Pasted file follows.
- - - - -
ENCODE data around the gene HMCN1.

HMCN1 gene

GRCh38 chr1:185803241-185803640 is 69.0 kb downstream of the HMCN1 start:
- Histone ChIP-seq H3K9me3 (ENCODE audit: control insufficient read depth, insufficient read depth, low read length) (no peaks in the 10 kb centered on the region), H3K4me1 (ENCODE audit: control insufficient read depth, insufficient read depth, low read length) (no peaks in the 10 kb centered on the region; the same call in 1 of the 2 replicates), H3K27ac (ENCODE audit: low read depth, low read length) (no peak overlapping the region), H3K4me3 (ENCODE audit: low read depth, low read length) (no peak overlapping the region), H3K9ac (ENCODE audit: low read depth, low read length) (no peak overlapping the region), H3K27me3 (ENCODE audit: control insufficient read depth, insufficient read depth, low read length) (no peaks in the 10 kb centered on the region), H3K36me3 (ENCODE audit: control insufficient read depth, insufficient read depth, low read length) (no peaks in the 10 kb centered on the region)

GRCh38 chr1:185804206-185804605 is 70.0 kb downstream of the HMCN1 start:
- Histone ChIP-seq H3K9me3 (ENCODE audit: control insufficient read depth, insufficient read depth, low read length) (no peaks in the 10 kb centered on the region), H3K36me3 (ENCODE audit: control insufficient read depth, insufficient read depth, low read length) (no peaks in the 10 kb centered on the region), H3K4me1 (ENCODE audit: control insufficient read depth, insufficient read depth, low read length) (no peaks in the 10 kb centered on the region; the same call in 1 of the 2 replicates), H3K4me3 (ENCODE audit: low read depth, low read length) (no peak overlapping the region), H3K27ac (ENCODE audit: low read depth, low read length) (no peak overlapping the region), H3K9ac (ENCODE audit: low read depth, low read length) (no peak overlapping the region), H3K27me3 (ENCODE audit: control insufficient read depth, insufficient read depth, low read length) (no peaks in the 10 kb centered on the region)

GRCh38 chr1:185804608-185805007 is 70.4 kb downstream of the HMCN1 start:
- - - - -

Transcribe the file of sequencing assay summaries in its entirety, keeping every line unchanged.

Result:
ENCODE data around the gene HMCN1.

HMCN1 gene

GRCh38 chr1:185803241-185803640 is 69.0 kb downstream of the HMCN1 start:
- Histone ChIP-seq H3K9me3 (ENCODE audit: control insufficient read depth, insufficient read depth, low read length) (no peaks in the 10 kb centered on the region), H3K4me1 (ENCODE audit: control insufficient read depth, insufficient read depth, low read length) (no peaks in the 10 kb centered on the region; the same call in 1 of the 2 replicates), H3K27ac (ENCODE audit: low read depth, low read length) (no peak overlapping the region), H3K4me3 (ENCODE audit: low read depth, low read length) (no peak overlapping the region), H3K9ac (ENCODE audit: low read depth, low read length) (no peak overlapping the region), H3K27me3 (ENCODE audit: control insufficient read depth, insufficient read depth, low read length) (no peaks in the 10 kb centered on the region), H3K36me3 (ENCODE audit: control insufficient read depth, insufficient read depth, low read length) (no peaks in the 10 kb centered on the region)

GRCh38 chr1:185804206-185804605 is 70.0 kb downstream of the HMCN1 start:
- Histone ChIP-seq H3K9me3 (ENCODE audit: control insufficient read depth, insufficient read depth, low read length) (no peaks in the 10 kb centered on the region), H3K36me3 (ENCODE audit: control insufficient read depth, insufficient read depth, low read length) (no peaks in the 10 kb centered on the region), H3K4me1 (ENCODE audit: control insufficient read depth, insufficient read depth, low read length) (no peaks in the 10 kb centered on the region; the same call in 1 of the 2 replicates), H3K4me3 (ENCODE audit: low read depth, low read length) (no peak overlapping the region), H3K27ac (ENCODE audit: low read depth, low read length) (no peak overlapping the region), H3K9ac (ENCODE audit: low read depth, low read length) (no peak overlapping the region), H3K27me3 (ENCODE audit: control insufficient read depth, insufficient read depth, low read length) (no peaks in the 10 kb centered on the region)

GRCh38 chr1:185804608-185805007 is 70.4 kb downstream of the HMCN1 start: